Not many other games have had the Drug effect on me, weirdly enough. I love video games, but I’m generally pretty good about playing them in healthy doses. Except that time I played Borderlands for 20 straight hours, I guess, but that’s neither here nor there.
Two words: Breaking Bad. TV is probably the thing I’m most easily addicted to, thanks to it’s long-term storytelling, and the way that it’s carefully and slowly dosed out to us, but no show has ever gotten it’s hooks in me as much as Breaking Bad. Everything about it is expertly done, from the writing to the acting to the camera work, but what makes it special in the realm of TV is that it just keeps getting better. This wouldn’t be nearly as impressive if it started out sh*tty, but it started wonderful, and somehow keeps outdoing itself.
During those glorious 13 weeks out of every year where Breaking Bad is airing weekly, it’s difficult for me to think about anything besides Breaking Bad in between episodes. Whether I’m at school, or work, or out with friends, in the back of my mind, I’m thinking about what Walter White and Jesse Pinkman are up to, or how they’re going to get out of whatever new situation they’ve found themselves in.
Other shows that have had a drug-like effect on me, all in wildly different ways, are Lost and Futurama. With Lost it wasn’t the usual hook of wanting to see how the mysteries were solved, but simply wanting to see how the characters navigated their way through these insane situations, and where they were all going to end up at the end. For many people, the ending of Lost was a disappointment because it failed to wrap everything up, but for me it was emotionally rewarding.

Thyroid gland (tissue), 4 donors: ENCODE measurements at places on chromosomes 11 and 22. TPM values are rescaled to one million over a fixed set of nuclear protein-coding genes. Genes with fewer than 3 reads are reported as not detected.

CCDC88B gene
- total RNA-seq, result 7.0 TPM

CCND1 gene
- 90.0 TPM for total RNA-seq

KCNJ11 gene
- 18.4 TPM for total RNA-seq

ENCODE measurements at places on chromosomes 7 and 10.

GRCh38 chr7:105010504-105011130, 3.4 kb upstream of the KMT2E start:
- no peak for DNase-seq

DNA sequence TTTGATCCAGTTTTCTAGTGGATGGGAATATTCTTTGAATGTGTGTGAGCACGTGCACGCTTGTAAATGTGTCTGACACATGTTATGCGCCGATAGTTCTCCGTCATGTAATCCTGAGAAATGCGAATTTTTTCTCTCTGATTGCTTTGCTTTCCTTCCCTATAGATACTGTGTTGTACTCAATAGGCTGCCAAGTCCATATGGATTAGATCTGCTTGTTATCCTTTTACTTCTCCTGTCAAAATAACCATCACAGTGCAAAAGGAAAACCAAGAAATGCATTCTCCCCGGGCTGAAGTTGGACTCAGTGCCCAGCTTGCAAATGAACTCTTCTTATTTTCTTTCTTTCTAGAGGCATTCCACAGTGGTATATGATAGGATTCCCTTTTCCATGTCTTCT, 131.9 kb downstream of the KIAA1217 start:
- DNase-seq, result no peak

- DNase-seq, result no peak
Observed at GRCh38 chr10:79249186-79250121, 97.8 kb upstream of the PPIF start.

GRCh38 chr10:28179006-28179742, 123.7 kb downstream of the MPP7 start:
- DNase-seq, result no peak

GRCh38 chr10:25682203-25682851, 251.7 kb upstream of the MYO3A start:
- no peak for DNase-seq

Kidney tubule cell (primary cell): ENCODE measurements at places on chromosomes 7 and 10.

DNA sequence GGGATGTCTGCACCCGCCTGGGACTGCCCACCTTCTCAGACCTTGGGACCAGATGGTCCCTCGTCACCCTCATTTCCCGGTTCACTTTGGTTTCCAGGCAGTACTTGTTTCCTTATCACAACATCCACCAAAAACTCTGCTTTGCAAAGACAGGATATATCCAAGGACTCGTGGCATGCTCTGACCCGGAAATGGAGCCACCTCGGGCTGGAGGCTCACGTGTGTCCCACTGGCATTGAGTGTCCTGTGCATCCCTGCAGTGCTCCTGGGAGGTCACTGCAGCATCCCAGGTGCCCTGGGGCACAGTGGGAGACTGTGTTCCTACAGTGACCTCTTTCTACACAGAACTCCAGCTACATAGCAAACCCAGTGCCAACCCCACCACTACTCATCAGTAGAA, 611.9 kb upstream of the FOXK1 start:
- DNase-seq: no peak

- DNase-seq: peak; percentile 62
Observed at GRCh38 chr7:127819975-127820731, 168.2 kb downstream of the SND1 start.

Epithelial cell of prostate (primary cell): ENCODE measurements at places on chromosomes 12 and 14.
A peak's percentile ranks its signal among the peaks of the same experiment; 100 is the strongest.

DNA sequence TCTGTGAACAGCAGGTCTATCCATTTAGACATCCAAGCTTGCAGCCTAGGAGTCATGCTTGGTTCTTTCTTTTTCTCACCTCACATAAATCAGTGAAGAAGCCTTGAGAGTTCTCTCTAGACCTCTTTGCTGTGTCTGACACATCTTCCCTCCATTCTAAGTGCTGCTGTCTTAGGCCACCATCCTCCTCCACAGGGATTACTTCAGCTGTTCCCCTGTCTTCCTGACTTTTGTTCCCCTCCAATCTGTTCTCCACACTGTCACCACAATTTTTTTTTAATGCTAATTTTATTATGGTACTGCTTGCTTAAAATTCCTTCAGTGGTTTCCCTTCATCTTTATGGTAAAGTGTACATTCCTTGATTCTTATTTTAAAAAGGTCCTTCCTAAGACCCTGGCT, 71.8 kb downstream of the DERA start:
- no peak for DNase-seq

As for Futurama, it’s the show I keep going back to. I’m someone who generally has trouble watching/reading something more than once, no matter how much I enjoyed it (this is less true for films than shows and books, since a movie is less of a long-term commitment each time you watch it), but Futurama is my Comfort Show, the one I put in whenever I’m in a weird mood, or I just want some guaranteed laughs.
During high school, I had a major addiction to Stephen King’s Dark Tower series, devouring each book the day it came out, similar to the way that the rest of the world was consuming Harry Potter and his magical antics. (I mean, don’t get me wrong. I read Harry Potter. But the Dark Tower was waaaaay cooler.) I not only devoured the seven books in the series, but also read most of Stephen King’s other novels, hunting down Dark Tower references, determined not to miss any of the story. It was bad how addicted I was. And then I kicked it, moving out of my Stephen King/Dark Tower phase, and onto bigger and better things.
Or so I thought. I just found out that a new Dark Tower book comes out in a few weeks, and now I’m suddenly like a crack addict, all twitchy and desperate for my next hit. It’s going to be a rough couple of weeks, but man will it be worth it.